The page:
Picturing Family and Friends
Ercole de’ Roberti
Ginevra Bentivoglio, c. 1474/77
Tempera on panel, 53.7 x 38.7 cm (21 1/8 x 15 1/4 in.)
National Gallery of Art, Washington, DC, Samuel H. Kress Collection
Image courtesy of the Board of Trustees, National Gallery of Art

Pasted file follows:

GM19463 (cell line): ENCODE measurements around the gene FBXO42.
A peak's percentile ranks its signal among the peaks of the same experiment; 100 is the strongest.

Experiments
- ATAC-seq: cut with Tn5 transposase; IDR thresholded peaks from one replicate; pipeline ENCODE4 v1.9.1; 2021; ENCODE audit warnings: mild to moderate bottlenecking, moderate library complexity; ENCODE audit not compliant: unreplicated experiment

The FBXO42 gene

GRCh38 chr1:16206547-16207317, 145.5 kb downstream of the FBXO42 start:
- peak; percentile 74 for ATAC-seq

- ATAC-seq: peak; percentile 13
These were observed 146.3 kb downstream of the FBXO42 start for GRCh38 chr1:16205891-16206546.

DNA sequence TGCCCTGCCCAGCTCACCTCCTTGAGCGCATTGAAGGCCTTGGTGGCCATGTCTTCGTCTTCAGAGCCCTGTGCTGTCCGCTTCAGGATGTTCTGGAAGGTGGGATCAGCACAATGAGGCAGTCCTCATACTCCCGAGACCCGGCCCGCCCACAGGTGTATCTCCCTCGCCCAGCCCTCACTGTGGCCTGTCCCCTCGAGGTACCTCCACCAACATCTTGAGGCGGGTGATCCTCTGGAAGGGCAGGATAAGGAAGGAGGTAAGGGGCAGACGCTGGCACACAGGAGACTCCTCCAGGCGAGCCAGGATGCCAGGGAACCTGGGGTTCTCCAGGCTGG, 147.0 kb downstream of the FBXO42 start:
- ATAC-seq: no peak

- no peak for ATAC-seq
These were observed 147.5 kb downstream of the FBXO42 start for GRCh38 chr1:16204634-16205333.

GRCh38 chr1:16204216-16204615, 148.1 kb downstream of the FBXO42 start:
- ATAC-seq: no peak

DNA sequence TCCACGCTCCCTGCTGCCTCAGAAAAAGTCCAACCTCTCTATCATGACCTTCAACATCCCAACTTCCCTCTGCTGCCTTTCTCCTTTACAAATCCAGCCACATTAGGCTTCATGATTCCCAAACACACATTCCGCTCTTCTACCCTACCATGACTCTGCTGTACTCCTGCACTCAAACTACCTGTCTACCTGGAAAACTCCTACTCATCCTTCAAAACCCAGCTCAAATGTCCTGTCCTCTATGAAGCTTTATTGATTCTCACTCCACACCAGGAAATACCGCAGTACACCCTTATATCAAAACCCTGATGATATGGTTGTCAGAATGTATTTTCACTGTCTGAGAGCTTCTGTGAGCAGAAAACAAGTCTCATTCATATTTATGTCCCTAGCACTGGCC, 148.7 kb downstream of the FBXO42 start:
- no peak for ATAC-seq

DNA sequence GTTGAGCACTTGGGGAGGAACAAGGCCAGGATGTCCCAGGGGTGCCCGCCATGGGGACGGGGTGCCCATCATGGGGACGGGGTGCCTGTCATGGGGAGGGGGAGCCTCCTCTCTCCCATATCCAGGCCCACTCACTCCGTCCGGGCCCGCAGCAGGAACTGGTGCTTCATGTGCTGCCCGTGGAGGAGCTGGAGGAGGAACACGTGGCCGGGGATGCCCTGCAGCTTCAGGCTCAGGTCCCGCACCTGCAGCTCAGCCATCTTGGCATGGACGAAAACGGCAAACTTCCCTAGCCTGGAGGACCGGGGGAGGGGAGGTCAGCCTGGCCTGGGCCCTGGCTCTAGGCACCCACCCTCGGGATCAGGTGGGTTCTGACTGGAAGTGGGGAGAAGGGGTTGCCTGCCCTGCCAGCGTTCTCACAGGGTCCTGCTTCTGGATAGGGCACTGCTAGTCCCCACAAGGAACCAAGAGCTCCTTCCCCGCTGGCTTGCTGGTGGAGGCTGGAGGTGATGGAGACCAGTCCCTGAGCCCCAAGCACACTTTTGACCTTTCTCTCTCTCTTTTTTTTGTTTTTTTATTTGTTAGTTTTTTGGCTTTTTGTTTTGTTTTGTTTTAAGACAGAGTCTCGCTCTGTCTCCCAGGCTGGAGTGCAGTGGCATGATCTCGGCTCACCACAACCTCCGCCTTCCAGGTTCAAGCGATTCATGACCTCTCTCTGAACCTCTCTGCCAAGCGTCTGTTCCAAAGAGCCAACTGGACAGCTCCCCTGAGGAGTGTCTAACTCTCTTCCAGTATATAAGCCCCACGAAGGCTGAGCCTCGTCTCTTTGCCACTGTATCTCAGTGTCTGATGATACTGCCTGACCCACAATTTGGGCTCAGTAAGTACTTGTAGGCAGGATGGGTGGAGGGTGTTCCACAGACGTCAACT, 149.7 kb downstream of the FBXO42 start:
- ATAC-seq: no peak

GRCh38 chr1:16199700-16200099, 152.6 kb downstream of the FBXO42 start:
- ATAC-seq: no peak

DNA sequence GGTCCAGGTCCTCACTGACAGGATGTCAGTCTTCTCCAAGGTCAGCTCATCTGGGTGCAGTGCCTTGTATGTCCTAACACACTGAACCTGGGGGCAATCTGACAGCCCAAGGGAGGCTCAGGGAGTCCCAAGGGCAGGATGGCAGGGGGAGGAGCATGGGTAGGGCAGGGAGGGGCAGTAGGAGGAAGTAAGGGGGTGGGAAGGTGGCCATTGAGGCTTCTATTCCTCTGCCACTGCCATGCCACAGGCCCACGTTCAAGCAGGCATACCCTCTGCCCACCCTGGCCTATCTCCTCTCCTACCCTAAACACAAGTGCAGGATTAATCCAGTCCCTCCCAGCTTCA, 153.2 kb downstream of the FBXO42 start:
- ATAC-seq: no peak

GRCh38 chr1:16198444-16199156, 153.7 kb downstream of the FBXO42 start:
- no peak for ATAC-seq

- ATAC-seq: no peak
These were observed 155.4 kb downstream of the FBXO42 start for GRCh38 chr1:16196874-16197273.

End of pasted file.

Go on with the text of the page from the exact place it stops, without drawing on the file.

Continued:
In this unit we look at works of art that reveal some of the dynamics of personal relationships in Renaissance Italy. The first section of the essay explores husbands and wives, while the second discusses children. The third section takes a peek at lovers of various sorts, and the fourth considers friends (and a few celebrated enemies). Throughout the unit we examine marriage customs, family structure, and the humanist idea of platonic love (as well as the more earthly sort of love), and we learn more about the objects—paintings, sculpture, commemorative medals, and domestic articles—through which these complex and overlapping connections were expressed.